Animation History
July 13, 2015 posted by

Famous Studios 1949-50


For the 1949-50 season, Paramount gave Famous Studios a repeat of its previous year’s order of 30 cartoons: Eight Popeye, twelve Screen Songs and ten Noveltoons.

screen-song-49Screen Songs

Strolling Thru The Park
The Big Drip
Snow Foolin’
Blue Hawaii
Detouring Through Maine
Shortenin’ Bread
Win, Place Or Showboat
Jimgle Jangle Jungle
Heap Hep Injuns
Gobs Of Fun
Helter Swelter
Boos In The Night

Kneitel/Waldman do a nice stylized 1890s spoof and tour the jungle, while Kneitel/Eugster take us to Hawaii, Maine, and explore the summer season.
Sparber/Waldman do Noah’s Ark, take animals ice skating, bring a bake shop to life, and do spot gags with ghosts. Sparber/Eugster do vaudeville on a showboat, and follow a singing animal crew on a tall ship, while Sparber/Johnson explore different tribes of native American Indians.


Leprechaun’s Gold (Paddy)
Song Of The Birds (Audrey)
Land Of Lost Jewels (Red Lantern)
Quack A Doodle Doo (Huey)
Teacher’s Pest (Junior)
Tarts and Flowers (Audrey)
Ups and Downs Derby (Lightning)
Pleased To Eat You (The Hungry Lion)
Goofy Goofy Gander (Audrey)
Saved By The Bell (Herman)

The final Leprechaun romp, another Land of the Lost adventure and the first Baby Huey. Three Little Audrey cartoons, a Herman solo and a trio of tryouts – “Junior” a little owl who is wiser than he looks, “Lightning”, a race horse who’d rather sleep than run, and “The Hungry Lion”, who’s name says it all.

Original cels from "Jitterbug Jive"

Original cels from “Jitterbug Jive”


Barking Don’t Don’t Fite
The Fly’s Last Flight
How Green Is My Spinach
Gym Jam
Beach Peach
Jitterbug Jive
Popeye Makes A Movie

Kneitel/Sparber and Tytla keep Popeye in present day settings this season. Plots were again reworked, remade or inspired by previous cartoons such as Proteck The Weakerist and Flies Ain’t Human and as usual, one cartoon was a cheater – Popeye Makes A Movie reusing much footage from Popeye Meets Ali Baba’s Forty Theives (1937). That said, Jitterbug Jive is a lively hoot and How Green Is My Spinach has an unforgettable live action insert (with Tom Ewell!).

Trade Ads

In lieu of a second “star” character, studio played up its musical shorts in a big way. I’ve always enjoyed looking at this black-and-white still (below) of the original Paramount Screen Songs title card in my archive. The design and lettering is gorgeous.But by 1950, even they had realized they were overdoing it. (click trade ads below to enlarge)

Popeye-musicFamous49-50-800 screensong-title600

1949 Trade Reports

There was some good news in the trades. Motion Picture Herald recognized Paramount’s Screen Songs as one of its “Topliner Shorts” series of the year. Fame magazine had Popeye in its Top 5. Boxoffice magazine has Popeye tied with Tom & Jerry for the number 2 slot. Showman’s Trade Review had the Popeye shorts up there at number 5. Click thumbnails below to read these reports:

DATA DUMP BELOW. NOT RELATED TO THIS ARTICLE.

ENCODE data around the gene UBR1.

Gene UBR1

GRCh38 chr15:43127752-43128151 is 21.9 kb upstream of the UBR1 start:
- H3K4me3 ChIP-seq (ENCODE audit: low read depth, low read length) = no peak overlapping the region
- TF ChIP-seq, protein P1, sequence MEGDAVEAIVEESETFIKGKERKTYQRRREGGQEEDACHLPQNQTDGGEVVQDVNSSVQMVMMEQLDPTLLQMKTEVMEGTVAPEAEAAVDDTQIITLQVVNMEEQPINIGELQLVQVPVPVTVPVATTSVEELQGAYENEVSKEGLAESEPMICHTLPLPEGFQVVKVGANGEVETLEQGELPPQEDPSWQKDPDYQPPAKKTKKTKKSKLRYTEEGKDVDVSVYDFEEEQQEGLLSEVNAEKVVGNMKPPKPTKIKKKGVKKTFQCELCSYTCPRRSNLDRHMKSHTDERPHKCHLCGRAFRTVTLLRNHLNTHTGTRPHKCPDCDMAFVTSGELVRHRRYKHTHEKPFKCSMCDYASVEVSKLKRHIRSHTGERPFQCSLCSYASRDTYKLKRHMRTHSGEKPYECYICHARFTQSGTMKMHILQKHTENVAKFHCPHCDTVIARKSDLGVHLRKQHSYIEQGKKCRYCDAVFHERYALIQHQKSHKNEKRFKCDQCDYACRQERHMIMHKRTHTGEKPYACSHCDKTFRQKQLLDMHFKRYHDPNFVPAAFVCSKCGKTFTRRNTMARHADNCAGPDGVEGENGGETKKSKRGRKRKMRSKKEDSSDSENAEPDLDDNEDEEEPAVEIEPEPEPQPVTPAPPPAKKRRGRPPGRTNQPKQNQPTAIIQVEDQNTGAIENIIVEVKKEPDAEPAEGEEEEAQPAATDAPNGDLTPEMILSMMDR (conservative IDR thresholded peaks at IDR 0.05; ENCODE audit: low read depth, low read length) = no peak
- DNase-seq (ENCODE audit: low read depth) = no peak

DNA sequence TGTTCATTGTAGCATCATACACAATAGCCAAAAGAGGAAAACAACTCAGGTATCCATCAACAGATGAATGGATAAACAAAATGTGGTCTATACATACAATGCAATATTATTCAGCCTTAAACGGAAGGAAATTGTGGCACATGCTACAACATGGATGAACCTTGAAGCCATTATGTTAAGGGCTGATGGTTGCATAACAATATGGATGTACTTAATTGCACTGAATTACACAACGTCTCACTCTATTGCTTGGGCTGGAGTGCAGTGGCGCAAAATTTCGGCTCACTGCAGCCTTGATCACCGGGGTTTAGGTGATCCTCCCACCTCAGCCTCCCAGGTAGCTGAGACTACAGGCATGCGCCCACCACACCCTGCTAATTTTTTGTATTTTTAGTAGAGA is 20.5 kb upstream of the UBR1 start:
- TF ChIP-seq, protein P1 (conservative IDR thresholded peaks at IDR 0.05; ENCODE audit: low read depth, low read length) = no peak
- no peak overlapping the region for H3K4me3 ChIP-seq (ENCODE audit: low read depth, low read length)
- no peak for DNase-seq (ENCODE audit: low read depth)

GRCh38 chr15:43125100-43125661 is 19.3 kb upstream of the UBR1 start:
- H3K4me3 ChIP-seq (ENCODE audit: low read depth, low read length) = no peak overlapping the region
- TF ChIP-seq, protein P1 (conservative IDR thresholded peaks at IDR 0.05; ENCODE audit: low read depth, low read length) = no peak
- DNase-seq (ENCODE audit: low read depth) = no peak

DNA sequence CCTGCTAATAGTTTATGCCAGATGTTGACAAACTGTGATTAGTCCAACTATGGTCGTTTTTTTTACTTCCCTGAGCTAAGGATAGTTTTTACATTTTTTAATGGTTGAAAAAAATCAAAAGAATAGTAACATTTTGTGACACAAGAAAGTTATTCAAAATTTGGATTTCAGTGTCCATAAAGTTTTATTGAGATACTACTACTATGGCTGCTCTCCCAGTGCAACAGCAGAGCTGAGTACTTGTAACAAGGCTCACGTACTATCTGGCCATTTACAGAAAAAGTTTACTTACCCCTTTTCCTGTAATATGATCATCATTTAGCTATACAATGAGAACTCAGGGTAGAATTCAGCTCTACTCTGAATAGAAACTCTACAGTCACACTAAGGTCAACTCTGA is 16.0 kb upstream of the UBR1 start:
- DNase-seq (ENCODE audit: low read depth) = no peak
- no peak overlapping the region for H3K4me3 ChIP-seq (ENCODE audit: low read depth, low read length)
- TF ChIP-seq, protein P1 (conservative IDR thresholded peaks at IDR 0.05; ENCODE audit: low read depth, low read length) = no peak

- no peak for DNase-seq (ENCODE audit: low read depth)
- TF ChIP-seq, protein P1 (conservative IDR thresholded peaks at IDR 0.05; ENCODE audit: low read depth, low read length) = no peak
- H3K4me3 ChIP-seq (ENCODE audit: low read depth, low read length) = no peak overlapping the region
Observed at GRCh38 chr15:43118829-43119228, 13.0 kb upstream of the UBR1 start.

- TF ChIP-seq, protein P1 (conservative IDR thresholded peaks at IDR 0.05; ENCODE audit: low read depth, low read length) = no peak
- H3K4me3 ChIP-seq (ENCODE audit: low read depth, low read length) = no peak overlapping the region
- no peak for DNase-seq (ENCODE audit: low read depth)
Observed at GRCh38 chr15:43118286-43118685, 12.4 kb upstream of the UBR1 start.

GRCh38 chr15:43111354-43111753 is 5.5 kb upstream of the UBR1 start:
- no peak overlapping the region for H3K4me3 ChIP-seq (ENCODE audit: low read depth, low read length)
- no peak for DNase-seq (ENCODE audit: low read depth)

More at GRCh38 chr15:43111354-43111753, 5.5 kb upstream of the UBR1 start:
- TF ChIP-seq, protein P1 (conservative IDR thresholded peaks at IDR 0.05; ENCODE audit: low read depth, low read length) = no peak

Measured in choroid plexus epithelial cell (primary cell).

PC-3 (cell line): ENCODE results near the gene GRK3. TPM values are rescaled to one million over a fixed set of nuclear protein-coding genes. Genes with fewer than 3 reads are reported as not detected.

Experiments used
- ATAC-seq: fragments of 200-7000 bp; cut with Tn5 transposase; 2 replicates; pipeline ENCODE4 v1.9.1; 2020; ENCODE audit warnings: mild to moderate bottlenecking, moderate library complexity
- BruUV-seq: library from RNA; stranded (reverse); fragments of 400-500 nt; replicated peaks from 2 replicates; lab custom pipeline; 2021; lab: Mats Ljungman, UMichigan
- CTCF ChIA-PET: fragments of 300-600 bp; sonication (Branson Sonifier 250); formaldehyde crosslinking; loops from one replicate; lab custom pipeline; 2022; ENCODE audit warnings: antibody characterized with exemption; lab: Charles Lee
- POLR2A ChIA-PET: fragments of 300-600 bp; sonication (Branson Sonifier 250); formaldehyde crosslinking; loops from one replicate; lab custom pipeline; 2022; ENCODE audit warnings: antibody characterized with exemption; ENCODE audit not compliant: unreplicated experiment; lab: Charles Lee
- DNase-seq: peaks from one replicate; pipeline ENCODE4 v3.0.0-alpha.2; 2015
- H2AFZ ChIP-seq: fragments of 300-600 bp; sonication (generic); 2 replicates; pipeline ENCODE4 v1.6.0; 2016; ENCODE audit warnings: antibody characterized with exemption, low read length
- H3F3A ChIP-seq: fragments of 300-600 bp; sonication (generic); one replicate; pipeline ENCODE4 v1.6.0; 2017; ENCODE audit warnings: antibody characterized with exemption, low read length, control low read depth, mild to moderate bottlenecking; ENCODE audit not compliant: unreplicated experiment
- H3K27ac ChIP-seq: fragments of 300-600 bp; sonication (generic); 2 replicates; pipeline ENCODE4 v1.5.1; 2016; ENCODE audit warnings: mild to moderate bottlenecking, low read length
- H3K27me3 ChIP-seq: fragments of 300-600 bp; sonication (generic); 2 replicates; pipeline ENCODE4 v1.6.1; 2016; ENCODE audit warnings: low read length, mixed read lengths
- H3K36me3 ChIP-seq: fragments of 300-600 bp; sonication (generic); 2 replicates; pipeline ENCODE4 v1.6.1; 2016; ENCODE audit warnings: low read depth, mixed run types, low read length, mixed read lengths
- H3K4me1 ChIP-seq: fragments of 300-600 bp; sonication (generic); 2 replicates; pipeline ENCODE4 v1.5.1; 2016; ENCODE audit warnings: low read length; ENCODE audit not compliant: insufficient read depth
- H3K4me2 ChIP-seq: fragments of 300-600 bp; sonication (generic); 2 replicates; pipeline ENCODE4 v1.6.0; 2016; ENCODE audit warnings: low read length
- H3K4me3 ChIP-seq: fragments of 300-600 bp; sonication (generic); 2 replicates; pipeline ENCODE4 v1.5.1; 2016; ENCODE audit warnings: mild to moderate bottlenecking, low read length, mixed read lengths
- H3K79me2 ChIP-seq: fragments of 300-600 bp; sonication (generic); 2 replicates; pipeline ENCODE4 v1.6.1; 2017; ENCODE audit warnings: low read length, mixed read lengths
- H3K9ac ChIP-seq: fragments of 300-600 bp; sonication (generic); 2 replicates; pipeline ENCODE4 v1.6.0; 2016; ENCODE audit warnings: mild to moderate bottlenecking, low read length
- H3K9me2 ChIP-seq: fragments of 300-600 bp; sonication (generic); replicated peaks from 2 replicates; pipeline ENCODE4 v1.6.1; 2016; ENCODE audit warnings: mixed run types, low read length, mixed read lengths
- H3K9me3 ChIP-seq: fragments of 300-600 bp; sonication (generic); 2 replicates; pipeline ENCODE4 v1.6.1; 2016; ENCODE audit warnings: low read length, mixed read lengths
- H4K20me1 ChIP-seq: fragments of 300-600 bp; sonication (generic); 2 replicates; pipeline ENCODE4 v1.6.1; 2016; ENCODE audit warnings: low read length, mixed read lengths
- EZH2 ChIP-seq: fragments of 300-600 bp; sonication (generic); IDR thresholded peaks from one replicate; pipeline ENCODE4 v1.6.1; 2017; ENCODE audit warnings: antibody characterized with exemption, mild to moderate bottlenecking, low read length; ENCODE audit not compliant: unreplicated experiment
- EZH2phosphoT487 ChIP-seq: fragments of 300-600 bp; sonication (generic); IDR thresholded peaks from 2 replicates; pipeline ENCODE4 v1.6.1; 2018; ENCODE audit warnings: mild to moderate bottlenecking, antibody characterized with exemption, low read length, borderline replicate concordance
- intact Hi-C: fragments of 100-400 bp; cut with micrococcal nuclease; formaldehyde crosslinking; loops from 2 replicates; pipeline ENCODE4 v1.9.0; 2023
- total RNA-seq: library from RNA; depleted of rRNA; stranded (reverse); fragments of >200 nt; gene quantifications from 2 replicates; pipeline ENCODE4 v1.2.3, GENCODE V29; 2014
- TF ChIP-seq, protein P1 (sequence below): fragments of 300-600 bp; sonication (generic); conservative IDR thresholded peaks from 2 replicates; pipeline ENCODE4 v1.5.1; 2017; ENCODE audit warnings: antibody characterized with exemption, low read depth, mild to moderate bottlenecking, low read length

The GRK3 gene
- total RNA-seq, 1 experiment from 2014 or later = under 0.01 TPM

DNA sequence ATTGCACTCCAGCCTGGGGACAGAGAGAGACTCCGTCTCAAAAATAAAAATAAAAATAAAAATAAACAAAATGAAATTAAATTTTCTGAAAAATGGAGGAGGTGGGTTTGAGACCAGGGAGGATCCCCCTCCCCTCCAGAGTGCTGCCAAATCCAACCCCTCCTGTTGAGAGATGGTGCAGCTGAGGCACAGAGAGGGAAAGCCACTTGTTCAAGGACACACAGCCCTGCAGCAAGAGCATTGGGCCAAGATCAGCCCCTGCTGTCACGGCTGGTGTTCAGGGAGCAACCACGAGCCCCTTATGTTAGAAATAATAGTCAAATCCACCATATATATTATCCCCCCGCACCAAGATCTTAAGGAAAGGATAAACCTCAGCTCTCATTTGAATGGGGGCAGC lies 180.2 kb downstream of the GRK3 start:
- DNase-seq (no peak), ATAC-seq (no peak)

Though Casper was missing from the 1949-50 schedule, he wasn’t forgotten. Big plans would emerge for next season. Below left, the original drawing by Joe Oriolo for the proposed Casper story book from the early 1940s. Below center, story man Isadore Klein recalls Casper’s arrival at Famous Studios (from an issue of the New York Screen Cartoonists union newsletter, The Pegboard). Below right, St. John publishes the first issue of a Casper, The Friendly Ghost comic book in September 1949. Click to enlarge.


To Be Continued Next Week…

(Thanks To Don Yowp and Ken Layton)


  • Song of the Birds starring Little Audrey was a remake of the Fleischer’s masterpiece Color Classic cartoon of the same name.

    Other remakes of the Fleischer Bros cartoon were…

    Barking Dogs Don’t Fite (sic) (Protekt the Weakerest (in which the original dog which was a Pekinese was replaced by a poodle in the remake)
    The Fly’s Last Flight (Remake of Flies Ain’t Human)

    Also note the reporter reading about the “Spinach Shortage” in How Green is My Spinach looks similar to Clark Kent from Superman.

    • Those 2 Popeye cartoons were remade again in the late 1970’s, by Hanna-Barbera, as “Popeye’s Poodle Problem” and “Popeye and the Pest”.

  • I have long preferred Little Audrey to Little Lulu because I think Audrey’s cuter. To me, the fact that Paramount wasn’t able to renew the license for Lulu was no great loss. (I’ll bet “Audrey just laughed and laughed!”)

  • “Jingle Jangle Jungle” stands out among the 1949-50 crop of Screen Songs because they actually used a (relatively) new song — 1947’s “Civilization” from the Andrews Sisters and Danny Kaye. Which in most cases is what the Fleischer’s original Screen Songs attempted to do — give the audiences contemporary music to go along with the spot-gag animation. Famous’ revival for the most part tried to do the songs on the cheap, opting for public domain efforts that were even by the late 1940s between 30 and 50 years old, where no royalty payments were required.